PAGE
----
Browsing All Posts filed under »restoration«

Coarse, shallow and wooden… but useful nonetheless

June 19, 2017

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Coarse woody debris (CWD) derived from shoreline trees provides an important, spatially complex habitat and a food source for lake-dwelling organisms. Here are some interesting facts about lake CWD, taken from a recent review paper: In the absence of the physical action of flowing water, CWD breaks down more slowly in lakes than in streams. […]

Planting vegetation to stop stream bank erosion: where’s the evidence?

June 19, 2017

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Increased rates of stream bank erosion and sediment movement in disturbed catchments have been attributed to changes in catchment hydrology caused by land clearing, channel modification, the trampling activities of livestock and the removal of riparian vegetation. Given that these effects are human-induced, it’s commonly assumed that they can also be reversed by human intervention, […]

Restoration ecology: are we forgetting top-down control?

June 1, 2016

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Authors of a recent review article argue that restoration ecologists rely heavily on the assumption that natural communities are controlled by bottom-up processes (i.e., the upward transfer of nutrients and energy from plants to animals), but tend to ignore the complementary effects of top-down control by animals on nutrient cycling and the abundance and diversity […]

Advantages of rough wetland designs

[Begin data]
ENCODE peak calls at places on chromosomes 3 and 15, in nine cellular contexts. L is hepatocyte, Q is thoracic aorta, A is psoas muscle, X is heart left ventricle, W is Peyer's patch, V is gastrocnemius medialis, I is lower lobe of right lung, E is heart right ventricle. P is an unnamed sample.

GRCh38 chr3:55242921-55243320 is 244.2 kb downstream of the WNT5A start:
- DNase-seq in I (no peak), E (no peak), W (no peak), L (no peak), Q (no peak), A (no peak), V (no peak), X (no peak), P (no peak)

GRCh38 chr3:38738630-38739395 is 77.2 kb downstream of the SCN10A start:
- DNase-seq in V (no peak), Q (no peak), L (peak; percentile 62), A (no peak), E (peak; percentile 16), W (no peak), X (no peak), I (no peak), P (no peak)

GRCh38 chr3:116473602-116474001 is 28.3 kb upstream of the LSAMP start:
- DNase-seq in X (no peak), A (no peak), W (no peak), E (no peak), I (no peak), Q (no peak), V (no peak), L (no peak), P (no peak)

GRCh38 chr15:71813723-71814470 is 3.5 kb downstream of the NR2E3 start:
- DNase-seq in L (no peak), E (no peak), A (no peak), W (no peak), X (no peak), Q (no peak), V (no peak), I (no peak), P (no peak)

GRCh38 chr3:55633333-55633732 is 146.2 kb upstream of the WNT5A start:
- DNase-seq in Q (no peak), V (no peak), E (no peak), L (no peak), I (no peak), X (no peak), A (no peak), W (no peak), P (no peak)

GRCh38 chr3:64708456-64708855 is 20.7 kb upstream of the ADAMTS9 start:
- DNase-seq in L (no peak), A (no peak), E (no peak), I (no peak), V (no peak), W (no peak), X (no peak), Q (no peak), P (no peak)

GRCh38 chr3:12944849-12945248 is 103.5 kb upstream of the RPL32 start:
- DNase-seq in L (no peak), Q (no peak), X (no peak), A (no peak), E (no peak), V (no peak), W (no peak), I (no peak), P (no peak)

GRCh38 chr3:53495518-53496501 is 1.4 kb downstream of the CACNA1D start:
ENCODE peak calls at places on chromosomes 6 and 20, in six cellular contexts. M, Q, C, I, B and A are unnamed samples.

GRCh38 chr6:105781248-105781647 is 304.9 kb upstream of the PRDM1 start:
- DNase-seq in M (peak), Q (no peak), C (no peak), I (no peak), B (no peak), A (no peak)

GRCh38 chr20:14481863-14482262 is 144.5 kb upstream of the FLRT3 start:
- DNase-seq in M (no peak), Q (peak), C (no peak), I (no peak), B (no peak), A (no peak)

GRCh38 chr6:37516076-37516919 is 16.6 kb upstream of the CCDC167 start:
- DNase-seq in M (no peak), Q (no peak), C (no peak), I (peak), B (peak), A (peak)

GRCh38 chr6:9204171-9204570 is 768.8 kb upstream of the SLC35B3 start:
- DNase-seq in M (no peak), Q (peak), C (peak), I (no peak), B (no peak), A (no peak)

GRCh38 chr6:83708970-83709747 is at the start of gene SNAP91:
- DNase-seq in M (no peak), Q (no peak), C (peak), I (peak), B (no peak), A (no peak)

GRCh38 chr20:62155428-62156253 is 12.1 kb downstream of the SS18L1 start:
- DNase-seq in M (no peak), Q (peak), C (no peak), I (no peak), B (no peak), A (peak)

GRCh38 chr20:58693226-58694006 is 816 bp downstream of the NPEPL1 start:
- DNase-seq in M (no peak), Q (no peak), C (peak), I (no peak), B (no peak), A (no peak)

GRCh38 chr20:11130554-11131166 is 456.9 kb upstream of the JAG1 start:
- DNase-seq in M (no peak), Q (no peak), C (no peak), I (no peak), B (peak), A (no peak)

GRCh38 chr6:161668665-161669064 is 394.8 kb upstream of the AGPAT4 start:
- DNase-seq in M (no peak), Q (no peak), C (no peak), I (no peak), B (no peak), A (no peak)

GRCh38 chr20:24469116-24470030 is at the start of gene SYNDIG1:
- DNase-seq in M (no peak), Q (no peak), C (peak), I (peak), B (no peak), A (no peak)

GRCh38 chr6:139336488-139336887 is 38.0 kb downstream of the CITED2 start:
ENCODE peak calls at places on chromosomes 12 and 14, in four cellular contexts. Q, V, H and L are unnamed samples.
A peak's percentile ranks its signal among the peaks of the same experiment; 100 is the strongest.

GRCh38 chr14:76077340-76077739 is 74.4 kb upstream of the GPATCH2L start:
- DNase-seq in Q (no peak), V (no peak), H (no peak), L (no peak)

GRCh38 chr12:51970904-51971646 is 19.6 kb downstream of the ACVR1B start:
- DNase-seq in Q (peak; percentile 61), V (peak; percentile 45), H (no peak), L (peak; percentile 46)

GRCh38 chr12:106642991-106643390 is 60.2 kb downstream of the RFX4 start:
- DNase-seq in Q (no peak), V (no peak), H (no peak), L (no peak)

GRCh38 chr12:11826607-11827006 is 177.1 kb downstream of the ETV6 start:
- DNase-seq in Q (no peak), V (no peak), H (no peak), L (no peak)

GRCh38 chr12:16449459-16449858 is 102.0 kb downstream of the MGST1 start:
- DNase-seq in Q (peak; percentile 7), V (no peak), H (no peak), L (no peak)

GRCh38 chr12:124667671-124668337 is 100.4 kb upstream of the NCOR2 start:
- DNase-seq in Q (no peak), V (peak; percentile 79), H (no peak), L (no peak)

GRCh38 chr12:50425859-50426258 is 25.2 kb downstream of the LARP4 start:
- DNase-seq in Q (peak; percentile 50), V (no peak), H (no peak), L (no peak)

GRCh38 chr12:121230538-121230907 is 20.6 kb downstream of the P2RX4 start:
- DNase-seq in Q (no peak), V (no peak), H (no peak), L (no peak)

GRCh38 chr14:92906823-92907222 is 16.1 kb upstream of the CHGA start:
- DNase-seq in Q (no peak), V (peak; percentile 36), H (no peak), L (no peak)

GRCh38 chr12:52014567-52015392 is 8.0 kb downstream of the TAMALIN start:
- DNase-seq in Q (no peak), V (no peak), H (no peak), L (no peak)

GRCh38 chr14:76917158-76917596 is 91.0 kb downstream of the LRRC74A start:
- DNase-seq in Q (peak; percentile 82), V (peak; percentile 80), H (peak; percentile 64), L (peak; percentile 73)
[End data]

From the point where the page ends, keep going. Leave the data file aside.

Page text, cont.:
June 1, 2016

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In natural wetlands, the unevenness of the ground creates variation in environmental factors such as soil moisture and temperature, and this variability is a positive influence on the range of plant species that are able to colonise the area. As they become established, plants such as sedges and rushes slowly create tussocks, which further increase […]

The dynamics of habitat choice: alien predators stifle amphibian breeding

June 1, 2016

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The way that animals select habitats reflects their need to balance the costs and benefits associated with factors such as food availability and predation risk. Therefore, habitat choices should vary in response to changes in these key factors. As an example, amphibians are expected to continually adjust the relative amounts of time that they spend […]

Green covers improve drainage channels

June 1, 2016

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In urban environments, the ubiquity of impervious surfaces increases rainfall runoff and the risk of flash flooding. These problems can be addressed by widening and deepening drainage canals, but usually at the risk of further habitat degradation. As a result, there ‘s increasing interest in low-impact environmentally-sensitive designs that simultaneously improve flood control and ecosystem […]

How environmentally-damaging are run-of-river hydropower systems?

June 1, 2016

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Hydropower generation typically involves the creation of large dams for the storage and release of water, which can have serious adverse effects on riverine environments. However, growing pressures on governments to meet renewable energy targets have stimulated interest in small-scale hydropower systems, especially run-of-river schemes, which use the flow within a river channel and operate […]